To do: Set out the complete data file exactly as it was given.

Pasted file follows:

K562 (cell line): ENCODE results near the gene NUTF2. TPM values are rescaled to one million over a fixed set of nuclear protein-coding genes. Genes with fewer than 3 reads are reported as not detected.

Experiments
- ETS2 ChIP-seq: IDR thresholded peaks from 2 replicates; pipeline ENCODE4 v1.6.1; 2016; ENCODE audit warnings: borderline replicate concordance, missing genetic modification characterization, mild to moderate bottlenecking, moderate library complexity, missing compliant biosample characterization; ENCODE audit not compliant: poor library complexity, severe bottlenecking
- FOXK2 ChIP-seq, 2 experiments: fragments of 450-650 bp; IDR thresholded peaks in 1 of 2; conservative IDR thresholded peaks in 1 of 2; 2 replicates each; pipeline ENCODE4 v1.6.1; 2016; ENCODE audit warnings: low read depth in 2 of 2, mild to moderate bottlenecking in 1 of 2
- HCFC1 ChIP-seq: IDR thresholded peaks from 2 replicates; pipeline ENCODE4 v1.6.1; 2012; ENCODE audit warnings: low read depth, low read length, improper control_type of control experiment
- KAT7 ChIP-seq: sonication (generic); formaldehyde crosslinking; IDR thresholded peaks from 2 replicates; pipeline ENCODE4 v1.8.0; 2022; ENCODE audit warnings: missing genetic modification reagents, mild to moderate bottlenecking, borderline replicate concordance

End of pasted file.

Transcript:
K562 (cell line): ENCODE results near the gene NUTF2. TPM values are rescaled to one million over a fixed set of nuclear protein-coding genes. Genes with fewer than 3 reads are reported as not detected.

Experiments
- ETS2 ChIP-seq: IDR thresholded peaks from 2 replicates; pipeline ENCODE4 v1.6.1; 2016; ENCODE audit warnings: borderline replicate concordance, missing genetic modification characterization, mild to moderate bottlenecking, moderate library complexity, missing compliant biosample characterization; ENCODE audit not compliant: poor library complexity, severe bottlenecking
- FOXK2 ChIP-seq, 2 experiments: fragments of 450-650 bp; IDR thresholded peaks in 1 of 2; conservative IDR thresholded peaks in 1 of 2; 2 replicates each; pipeline ENCODE4 v1.6.1; 2016; ENCODE audit warnings: low read depth in 2 of 2, mild to moderate bottlenecking in 1 of 2
- HCFC1 ChIP-seq: IDR thresholded peaks from 2 replicates; pipeline ENCODE4 v1.6.1; 2012; ENCODE audit warnings: low read depth, low read length, improper control_type of control experiment
- KAT7 ChIP-seq: sonication (generic); formaldehyde crosslinking; IDR thresholded peaks from 2 replicates; pipeline ENCODE4 v1.8.0; 2022; ENCODE audit warnings: missing genetic modification reagents, mild to moderate bottlenecking, borderline replicate concordance